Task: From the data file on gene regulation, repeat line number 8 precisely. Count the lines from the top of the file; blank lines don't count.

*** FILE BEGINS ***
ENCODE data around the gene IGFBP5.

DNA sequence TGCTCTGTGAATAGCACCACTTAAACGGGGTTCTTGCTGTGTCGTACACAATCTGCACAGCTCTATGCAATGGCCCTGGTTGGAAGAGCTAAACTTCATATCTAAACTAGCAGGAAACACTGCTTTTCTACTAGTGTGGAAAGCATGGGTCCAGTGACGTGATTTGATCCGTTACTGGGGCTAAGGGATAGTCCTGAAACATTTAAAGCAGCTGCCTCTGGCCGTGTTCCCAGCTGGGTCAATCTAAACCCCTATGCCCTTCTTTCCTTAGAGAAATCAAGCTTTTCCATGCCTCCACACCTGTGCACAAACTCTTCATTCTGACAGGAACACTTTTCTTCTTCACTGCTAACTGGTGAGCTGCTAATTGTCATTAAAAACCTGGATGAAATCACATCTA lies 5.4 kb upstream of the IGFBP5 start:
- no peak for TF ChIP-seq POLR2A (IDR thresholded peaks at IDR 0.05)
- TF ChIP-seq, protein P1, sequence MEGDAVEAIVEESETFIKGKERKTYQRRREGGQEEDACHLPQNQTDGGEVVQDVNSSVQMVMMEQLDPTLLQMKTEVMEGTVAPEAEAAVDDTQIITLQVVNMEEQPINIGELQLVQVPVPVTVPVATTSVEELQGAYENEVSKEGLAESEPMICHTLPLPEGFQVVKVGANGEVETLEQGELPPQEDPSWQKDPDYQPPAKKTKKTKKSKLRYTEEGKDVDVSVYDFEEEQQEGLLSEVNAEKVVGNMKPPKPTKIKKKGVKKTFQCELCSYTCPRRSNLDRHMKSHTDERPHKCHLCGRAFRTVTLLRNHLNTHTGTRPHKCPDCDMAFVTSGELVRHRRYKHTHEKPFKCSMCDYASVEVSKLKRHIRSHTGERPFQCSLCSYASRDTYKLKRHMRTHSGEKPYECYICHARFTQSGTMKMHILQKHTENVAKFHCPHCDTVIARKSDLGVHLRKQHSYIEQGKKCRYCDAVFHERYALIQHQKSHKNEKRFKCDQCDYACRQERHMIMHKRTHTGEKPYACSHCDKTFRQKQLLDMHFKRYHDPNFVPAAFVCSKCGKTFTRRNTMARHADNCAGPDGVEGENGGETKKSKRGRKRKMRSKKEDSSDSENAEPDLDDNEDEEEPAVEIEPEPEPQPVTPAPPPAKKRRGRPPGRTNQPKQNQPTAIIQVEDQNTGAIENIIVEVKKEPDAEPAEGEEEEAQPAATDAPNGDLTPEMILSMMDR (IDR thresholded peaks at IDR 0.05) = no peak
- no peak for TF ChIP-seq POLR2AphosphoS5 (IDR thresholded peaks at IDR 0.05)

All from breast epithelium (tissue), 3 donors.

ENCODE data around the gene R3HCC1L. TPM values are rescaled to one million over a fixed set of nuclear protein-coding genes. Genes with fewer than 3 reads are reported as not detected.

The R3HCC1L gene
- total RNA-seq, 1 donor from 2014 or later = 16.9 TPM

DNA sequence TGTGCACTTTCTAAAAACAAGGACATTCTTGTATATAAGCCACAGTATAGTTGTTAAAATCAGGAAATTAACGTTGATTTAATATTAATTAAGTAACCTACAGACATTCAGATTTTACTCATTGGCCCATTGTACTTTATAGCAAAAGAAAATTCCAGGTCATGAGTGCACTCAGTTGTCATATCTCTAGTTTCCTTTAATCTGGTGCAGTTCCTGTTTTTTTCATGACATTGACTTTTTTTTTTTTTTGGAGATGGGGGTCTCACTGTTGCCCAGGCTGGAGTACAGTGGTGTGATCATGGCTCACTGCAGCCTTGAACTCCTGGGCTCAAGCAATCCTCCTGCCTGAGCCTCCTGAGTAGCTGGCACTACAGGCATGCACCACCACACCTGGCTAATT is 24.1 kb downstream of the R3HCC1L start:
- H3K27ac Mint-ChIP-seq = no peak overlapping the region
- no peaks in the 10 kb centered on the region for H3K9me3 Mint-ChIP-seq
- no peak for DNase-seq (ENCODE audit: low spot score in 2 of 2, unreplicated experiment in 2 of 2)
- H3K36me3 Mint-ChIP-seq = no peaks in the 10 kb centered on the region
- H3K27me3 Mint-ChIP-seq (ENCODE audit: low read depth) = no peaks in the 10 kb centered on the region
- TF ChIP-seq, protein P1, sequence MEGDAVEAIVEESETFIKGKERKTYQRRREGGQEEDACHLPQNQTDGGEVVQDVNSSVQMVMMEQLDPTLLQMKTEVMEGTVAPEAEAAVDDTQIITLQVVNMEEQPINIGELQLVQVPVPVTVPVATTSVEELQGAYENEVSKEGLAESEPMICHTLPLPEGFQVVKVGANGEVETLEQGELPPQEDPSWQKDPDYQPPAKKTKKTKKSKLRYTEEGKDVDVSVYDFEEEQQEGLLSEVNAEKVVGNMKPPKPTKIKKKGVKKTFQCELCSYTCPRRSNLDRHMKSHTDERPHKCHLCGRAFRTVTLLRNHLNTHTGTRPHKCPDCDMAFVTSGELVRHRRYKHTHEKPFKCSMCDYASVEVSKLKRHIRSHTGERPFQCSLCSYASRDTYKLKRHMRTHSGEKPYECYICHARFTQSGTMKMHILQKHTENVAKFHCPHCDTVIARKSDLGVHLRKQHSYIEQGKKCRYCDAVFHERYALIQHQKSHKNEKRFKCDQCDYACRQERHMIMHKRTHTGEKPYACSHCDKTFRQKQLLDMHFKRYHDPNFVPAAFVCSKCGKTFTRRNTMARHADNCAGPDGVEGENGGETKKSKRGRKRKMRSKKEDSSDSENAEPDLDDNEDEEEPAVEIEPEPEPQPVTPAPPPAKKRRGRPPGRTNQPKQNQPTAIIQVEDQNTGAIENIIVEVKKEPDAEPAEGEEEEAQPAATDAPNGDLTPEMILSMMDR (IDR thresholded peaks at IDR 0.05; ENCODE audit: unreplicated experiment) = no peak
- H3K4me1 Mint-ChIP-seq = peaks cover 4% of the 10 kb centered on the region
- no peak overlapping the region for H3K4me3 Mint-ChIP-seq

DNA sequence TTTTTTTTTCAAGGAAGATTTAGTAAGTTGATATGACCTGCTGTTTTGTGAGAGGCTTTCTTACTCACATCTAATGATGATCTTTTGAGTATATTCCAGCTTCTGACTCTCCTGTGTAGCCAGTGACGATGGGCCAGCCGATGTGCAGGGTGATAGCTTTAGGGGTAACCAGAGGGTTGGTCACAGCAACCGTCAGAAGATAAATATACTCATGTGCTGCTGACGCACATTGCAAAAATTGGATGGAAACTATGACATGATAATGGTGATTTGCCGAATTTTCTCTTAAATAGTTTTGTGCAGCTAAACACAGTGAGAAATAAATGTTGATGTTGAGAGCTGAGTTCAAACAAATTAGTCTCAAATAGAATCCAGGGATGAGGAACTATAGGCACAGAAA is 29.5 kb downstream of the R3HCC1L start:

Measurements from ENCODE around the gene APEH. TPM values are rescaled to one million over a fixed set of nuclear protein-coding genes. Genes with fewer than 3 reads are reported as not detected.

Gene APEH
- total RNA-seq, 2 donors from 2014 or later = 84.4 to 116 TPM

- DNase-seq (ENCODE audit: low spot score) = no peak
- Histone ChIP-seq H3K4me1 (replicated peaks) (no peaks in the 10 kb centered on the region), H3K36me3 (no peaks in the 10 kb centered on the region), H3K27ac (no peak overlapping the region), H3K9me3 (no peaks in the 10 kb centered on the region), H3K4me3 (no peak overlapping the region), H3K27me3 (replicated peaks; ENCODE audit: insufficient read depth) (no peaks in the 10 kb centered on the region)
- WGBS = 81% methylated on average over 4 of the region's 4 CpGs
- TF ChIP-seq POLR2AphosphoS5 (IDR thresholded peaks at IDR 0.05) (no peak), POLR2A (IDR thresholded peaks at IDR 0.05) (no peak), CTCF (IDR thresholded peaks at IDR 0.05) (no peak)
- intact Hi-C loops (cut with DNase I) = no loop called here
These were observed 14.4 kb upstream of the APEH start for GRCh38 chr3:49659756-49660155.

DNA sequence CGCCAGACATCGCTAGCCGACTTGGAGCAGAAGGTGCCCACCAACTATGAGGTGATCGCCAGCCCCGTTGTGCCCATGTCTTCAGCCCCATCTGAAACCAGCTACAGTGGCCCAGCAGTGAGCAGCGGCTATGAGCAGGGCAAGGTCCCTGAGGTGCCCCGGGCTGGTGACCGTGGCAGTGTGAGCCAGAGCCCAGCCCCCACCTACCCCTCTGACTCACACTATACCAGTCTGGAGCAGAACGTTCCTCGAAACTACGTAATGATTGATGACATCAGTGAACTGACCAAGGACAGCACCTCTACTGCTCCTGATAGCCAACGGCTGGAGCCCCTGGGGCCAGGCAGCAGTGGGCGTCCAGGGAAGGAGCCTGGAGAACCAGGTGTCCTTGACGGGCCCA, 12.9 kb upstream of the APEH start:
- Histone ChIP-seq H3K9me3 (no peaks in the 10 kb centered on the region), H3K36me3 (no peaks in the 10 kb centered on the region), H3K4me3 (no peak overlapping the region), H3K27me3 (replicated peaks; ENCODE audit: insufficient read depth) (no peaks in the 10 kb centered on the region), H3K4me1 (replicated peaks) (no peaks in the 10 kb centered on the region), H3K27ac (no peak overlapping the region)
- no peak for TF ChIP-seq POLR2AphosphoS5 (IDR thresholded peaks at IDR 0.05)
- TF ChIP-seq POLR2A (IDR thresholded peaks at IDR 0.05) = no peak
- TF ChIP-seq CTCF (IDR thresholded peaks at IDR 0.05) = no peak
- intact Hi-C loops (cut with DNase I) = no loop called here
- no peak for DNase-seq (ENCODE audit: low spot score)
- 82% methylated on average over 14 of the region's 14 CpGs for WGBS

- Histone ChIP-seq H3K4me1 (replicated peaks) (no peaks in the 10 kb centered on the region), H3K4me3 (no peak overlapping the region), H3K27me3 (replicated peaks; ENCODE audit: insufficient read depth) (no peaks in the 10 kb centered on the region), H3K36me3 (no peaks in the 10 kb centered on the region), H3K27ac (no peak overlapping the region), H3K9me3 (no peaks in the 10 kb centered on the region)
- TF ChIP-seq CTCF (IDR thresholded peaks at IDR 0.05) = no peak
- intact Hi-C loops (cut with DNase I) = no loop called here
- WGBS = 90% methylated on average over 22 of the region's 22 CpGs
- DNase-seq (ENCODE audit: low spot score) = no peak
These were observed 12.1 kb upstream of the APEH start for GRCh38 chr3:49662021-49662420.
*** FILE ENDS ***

The R3HCC1L gene